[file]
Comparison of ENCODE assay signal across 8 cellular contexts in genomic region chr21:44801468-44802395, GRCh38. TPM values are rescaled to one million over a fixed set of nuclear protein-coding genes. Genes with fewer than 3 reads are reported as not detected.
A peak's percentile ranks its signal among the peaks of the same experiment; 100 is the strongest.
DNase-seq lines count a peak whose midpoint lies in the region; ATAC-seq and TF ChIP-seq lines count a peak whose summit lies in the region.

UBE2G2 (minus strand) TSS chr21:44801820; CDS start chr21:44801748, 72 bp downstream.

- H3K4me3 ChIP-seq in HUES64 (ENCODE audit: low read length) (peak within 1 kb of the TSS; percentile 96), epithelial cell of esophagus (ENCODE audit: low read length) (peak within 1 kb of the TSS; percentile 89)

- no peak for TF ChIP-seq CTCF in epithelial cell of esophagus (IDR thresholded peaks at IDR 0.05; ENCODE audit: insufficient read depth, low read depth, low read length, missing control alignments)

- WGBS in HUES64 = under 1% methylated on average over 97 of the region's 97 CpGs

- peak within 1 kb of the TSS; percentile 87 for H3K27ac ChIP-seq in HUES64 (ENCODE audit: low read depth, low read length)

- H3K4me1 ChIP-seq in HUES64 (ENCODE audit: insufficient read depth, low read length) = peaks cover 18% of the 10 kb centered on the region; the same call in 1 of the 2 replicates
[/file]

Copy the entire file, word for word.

Comparison of ENCODE assay signal across 8 cellular contexts in genomic region chr21:44801468-44802395, GRCh38. TPM values are rescaled to one million over a fixed set of nuclear protein-coding genes. Genes with fewer than 3 reads are reported as not detected.
A peak's percentile ranks its signal among the peaks of the same experiment; 100 is the strongest.
DNase-seq lines count a peak whose midpoint lies in the region; ATAC-seq and TF ChIP-seq lines count a peak whose summit lies in the region.

UBE2G2 (minus strand) TSS chr21:44801820; CDS start chr21:44801748, 72 bp downstream.

- H3K4me3 ChIP-seq in HUES64 (ENCODE audit: low read length) (peak within 1 kb of the TSS; percentile 96), epithelial cell of esophagus (ENCODE audit: low read length) (peak within 1 kb of the TSS; percentile 89)

- no peak for TF ChIP-seq CTCF in epithelial cell of esophagus (IDR thresholded peaks at IDR 0.05; ENCODE audit: insufficient read depth, low read depth, low read length, missing control alignments)

- WGBS in HUES64 = under 1% methylated on average over 97 of the region's 97 CpGs

- peak within 1 kb of the TSS; percentile 87 for H3K27ac ChIP-seq in HUES64 (ENCODE audit: low read depth, low read length)

- H3K4me1 ChIP-seq in HUES64 (ENCODE audit: insufficient read depth, low read length) = peaks cover 18% of the 10 kb centered on the region; the same call in 1 of the 2 replicates